The number of people in work rose a greater-than-forecast 32,000 and basic pay growth unexpectedly accelerated to 3.4 percent, the Office for National Statistics said on Tuesday. Unemployment stayed at a 44-year-low of 3.8 percent, Bloomberg reported.
While the pace of employment growth was slower than in previous periods, that partly reflects the impact of the original Brexit date of March 29, which affected companies investment and hiring decisions.
BOE policy makers are trying to look through the noise of the political upset, and some say the underlying picture suggests an inflationary risk is building.
With productivity growth subdued, that’s further fueling concerns about unsustainable cost pressures.
BOE official Michael Saunders warned on Monday that interest rates risk being hiked too late if policy makers wait for Brexit uncertainty to dissipate. He said the economy will probably move to ‘significant excess demand’ over the next two to three years if Brexit goes smoothly.
The pound strengthened after the labor-market data was published and was up 0.2 percent at $1.2707 as of 9:50 a.m. London time.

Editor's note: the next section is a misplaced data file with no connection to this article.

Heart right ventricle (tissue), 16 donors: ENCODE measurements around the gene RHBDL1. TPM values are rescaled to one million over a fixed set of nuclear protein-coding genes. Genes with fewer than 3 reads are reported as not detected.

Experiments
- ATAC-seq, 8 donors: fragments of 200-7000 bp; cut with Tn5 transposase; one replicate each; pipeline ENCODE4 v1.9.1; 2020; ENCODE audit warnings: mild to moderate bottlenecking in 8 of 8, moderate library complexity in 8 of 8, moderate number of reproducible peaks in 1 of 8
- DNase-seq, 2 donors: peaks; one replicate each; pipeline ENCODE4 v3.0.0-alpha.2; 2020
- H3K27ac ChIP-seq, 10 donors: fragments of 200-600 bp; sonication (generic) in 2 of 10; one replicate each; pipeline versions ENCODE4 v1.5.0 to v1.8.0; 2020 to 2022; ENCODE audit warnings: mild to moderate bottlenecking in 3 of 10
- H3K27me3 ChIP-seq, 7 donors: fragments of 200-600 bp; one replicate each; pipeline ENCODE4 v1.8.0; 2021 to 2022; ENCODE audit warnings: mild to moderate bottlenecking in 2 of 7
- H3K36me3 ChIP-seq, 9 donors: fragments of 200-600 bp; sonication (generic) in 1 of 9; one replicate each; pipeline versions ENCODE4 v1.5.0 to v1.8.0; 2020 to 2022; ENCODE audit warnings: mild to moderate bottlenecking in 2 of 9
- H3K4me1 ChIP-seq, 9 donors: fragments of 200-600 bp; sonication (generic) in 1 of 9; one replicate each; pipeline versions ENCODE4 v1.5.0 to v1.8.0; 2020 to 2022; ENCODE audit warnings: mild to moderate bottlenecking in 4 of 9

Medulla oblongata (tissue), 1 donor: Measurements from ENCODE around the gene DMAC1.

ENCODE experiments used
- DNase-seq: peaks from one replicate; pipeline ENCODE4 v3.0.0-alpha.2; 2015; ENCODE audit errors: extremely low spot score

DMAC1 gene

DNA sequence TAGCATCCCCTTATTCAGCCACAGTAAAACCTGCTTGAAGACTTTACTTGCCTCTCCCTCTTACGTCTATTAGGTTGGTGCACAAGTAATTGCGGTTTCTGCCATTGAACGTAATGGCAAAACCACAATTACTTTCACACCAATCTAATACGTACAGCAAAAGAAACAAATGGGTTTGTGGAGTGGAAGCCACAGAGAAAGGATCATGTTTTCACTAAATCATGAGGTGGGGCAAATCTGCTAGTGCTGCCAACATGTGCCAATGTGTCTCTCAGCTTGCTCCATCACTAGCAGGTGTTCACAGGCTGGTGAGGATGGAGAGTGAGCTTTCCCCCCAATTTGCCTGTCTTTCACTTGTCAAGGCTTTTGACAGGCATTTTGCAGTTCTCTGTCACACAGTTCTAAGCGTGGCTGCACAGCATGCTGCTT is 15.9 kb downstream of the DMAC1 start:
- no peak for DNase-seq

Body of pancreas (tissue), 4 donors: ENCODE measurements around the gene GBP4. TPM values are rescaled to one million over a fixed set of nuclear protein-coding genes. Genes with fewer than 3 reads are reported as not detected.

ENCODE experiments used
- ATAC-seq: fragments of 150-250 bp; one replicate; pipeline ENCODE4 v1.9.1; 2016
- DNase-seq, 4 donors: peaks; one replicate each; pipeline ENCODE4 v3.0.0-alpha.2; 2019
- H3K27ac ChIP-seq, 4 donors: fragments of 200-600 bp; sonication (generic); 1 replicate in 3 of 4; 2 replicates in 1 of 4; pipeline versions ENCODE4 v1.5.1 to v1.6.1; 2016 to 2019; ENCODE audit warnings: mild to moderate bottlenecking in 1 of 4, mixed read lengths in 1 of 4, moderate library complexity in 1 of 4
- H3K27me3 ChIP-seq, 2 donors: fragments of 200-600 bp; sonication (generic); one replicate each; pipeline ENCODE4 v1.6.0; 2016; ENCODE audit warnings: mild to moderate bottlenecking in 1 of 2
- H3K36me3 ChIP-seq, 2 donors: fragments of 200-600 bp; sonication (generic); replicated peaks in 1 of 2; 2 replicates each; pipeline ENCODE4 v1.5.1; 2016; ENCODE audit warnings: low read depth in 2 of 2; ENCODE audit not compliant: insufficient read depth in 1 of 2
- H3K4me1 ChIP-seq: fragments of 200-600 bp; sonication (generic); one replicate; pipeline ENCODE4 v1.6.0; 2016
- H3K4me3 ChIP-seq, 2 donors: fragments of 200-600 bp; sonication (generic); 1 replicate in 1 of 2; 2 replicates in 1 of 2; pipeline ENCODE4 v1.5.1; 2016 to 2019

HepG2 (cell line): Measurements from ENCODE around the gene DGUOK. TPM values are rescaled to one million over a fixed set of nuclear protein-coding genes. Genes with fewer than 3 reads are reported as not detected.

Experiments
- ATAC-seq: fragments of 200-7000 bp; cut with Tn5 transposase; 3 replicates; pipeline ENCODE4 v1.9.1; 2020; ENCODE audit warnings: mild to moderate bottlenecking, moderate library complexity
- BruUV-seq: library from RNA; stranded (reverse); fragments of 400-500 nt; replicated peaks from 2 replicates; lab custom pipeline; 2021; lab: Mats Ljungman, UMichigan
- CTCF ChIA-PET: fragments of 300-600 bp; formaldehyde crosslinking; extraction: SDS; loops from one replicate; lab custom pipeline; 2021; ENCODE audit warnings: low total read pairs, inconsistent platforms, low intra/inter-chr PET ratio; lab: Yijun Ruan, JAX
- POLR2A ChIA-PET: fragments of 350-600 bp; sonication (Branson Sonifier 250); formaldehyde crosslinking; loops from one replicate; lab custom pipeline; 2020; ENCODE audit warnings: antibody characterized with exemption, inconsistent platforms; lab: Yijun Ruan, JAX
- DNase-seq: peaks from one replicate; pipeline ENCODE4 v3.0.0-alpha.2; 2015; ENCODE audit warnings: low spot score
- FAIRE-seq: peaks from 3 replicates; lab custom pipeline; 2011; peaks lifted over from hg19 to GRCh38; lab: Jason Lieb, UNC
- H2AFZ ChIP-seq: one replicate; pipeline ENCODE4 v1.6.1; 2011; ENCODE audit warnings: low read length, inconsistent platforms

The pickup in underlying wage growth leaves pay comfortably outpacing inflation, which averaged just two percent in the period. In April alone, wages rose an annual 3.8 percent, the fastest pace since 2008. The figure was boosted by settlements in the National Health Service. Wage growth including bonuses slowed to 3.1 percent
The jobs market has so far defied the wider economic slowdown, possibly because firms are choosing people over investment because hiring is easier to reverse if the economy turns sour. Employment held at a joint-record rate of 76.1 percent in the latest three months.
“The MPC has already raised rates twice since the Brexit vote,” Saunders said.
“We will act again if needed to ensure a sustained return of inflation to target over time.”
His comments echo those of BOE Governor Mark Carney, who last month pushed back against market expectations for almost no tightening by the central bank over the next three years.
In the latest labor-market data, employment growth was nonetheless well down on the 222,000 recorded in the November-January period and the number of vacancies fell by 12,000 in the three months through May. Economic inactivity also increased.
The rise in employment in the latest three months was driven entirely by women, as male employment fell.
“With employment growth among women coming from full-timers, the overall gap between men and women in hours worked in now the lowest ever — women now average about three quarters of men’s weekly hours, compared with around two-thirds 25 years ago,” said ONS statistician Matt Hughes.